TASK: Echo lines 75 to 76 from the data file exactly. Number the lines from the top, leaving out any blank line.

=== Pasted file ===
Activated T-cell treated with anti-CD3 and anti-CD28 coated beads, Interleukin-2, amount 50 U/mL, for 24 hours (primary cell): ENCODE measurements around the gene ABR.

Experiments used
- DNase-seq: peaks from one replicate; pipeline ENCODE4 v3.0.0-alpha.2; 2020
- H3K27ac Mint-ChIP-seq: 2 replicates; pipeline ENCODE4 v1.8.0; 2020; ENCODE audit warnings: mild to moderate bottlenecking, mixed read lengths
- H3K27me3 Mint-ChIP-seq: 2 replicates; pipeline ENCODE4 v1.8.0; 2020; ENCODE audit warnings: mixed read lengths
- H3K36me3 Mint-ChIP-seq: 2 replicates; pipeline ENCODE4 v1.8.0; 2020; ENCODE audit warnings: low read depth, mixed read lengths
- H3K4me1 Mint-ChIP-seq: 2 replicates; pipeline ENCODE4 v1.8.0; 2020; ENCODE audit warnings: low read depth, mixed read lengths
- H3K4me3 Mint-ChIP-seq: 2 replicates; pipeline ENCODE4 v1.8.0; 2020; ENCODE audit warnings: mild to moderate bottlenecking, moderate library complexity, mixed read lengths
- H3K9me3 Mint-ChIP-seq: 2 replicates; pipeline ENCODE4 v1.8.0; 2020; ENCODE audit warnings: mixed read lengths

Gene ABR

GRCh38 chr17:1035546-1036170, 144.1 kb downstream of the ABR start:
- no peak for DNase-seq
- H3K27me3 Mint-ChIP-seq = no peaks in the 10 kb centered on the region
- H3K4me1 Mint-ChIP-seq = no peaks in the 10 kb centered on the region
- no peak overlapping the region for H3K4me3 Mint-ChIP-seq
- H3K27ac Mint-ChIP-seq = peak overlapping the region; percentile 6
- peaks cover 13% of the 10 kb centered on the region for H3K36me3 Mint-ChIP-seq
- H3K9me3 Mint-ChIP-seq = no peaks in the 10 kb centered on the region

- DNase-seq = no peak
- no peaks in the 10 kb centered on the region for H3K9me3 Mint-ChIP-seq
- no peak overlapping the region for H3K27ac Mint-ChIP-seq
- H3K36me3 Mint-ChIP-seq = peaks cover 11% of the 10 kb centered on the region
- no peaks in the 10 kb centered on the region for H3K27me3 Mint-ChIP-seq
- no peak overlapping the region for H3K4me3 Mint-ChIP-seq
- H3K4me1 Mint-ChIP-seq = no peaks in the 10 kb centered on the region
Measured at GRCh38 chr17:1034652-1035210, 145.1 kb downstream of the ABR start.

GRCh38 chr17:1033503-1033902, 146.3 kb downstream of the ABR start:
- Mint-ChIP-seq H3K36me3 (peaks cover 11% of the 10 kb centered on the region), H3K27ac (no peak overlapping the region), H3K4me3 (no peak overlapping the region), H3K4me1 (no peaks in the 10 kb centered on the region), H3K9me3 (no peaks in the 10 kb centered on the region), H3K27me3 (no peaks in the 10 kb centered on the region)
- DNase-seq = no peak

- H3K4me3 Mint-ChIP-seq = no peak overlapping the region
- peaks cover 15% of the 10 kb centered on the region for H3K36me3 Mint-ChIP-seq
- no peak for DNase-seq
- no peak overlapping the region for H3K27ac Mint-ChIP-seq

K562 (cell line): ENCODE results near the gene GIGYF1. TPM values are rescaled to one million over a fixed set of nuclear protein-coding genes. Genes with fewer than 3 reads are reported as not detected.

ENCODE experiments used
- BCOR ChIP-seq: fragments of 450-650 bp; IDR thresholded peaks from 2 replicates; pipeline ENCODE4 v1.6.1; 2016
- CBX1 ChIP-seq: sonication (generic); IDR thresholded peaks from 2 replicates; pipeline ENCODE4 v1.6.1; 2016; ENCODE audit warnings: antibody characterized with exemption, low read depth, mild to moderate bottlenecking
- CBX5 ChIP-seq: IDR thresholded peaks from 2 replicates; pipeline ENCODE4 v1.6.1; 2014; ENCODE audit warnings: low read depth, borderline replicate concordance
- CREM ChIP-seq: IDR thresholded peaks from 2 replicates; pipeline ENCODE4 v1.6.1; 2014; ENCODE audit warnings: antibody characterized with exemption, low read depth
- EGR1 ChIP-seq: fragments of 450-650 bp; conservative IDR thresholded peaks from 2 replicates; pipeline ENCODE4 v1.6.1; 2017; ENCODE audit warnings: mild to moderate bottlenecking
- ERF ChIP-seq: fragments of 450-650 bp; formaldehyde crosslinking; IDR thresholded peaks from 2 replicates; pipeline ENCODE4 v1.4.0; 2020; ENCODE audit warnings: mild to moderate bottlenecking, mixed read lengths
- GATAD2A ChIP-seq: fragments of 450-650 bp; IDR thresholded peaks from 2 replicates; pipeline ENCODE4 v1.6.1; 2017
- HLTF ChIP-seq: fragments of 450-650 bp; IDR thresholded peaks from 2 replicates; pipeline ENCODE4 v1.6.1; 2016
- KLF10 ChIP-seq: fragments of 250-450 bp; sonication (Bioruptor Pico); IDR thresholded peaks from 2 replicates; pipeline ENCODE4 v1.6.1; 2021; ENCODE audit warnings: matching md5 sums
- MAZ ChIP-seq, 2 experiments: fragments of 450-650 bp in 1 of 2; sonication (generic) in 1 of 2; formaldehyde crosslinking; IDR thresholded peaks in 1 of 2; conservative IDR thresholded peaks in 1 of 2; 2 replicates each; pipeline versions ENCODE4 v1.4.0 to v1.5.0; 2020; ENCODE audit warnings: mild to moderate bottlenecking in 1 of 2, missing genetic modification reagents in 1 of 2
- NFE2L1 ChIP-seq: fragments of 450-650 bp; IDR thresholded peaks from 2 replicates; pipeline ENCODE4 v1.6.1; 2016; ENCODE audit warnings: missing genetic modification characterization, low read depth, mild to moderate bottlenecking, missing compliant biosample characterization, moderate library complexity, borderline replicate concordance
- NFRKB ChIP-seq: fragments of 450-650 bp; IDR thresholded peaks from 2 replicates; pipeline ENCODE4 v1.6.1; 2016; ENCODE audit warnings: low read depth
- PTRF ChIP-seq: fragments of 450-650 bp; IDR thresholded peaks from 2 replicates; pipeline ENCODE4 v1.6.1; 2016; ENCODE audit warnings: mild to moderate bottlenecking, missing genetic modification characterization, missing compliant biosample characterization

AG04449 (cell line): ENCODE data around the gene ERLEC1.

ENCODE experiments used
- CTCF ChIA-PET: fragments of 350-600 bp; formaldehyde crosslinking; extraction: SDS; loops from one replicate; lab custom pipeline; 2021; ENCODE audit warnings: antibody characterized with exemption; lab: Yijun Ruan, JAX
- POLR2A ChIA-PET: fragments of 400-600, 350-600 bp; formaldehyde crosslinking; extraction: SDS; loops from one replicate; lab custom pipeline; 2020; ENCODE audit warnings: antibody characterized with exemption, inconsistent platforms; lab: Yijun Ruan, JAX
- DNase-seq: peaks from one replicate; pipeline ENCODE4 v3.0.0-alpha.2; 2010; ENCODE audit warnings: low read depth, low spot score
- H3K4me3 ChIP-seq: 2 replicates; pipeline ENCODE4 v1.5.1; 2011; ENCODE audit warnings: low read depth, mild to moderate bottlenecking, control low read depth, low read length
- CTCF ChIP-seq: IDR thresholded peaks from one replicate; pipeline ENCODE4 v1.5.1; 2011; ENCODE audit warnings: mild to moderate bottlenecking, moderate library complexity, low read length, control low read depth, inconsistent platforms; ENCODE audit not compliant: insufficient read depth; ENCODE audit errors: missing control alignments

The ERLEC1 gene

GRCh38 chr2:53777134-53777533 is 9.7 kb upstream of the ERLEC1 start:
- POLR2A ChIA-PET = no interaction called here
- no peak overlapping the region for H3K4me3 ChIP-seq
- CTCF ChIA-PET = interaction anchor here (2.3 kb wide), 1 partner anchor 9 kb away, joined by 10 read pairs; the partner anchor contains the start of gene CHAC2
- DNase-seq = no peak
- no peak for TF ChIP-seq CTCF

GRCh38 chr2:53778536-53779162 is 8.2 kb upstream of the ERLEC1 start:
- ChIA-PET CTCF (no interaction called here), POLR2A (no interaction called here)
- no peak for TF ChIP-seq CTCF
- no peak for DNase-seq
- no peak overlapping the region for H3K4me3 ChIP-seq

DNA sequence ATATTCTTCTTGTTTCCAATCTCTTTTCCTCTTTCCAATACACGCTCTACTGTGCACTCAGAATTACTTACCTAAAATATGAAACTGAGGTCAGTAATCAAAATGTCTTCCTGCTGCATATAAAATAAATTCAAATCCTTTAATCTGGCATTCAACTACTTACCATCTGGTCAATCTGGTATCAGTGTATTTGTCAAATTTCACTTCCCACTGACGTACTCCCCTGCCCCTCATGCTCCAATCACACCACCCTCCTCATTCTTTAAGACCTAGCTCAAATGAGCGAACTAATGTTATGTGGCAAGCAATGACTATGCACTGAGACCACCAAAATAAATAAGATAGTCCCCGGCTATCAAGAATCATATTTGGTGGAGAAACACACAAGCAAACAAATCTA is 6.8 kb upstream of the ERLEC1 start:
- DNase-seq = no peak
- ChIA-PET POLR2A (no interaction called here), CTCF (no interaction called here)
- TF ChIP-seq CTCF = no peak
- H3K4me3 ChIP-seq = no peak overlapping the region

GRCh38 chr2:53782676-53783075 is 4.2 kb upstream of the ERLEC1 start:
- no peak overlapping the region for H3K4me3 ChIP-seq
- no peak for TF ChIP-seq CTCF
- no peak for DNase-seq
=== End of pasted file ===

- no peak for TF ChIP-seq CTCF
- no peak for DNase-seq